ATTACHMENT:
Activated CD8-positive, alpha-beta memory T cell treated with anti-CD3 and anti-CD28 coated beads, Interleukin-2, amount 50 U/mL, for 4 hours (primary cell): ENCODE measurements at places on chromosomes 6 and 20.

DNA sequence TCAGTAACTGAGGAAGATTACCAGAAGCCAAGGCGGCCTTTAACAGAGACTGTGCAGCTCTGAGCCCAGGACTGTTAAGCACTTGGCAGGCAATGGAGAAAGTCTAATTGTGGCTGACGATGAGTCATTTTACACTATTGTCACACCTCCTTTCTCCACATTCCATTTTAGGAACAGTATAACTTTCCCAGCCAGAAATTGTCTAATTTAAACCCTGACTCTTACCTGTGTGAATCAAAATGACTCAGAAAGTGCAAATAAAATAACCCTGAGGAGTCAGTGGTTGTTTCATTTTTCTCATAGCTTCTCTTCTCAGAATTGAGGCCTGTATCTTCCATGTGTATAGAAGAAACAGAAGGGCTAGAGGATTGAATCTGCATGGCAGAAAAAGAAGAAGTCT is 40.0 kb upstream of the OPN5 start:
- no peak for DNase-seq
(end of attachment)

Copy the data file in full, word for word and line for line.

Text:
Activated CD8-positive, alpha-beta memory T cell treated with anti-CD3 and anti-CD28 coated beads, Interleukin-2, amount 50 U/mL, for 4 hours (primary cell): ENCODE measurements at places on chromosomes 6 and 20.

DNA sequence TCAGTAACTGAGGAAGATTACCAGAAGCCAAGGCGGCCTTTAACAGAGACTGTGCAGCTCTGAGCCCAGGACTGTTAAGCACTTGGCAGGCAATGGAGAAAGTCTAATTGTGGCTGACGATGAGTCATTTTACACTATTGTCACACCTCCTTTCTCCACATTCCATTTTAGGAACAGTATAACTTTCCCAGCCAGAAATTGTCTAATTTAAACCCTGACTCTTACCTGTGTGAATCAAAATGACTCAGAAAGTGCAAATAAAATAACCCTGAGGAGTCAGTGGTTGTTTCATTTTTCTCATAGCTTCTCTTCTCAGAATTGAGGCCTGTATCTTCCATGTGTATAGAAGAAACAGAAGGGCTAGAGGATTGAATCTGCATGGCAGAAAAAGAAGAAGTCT is 40.0 kb upstream of the OPN5 start:
- no peak for DNase-seq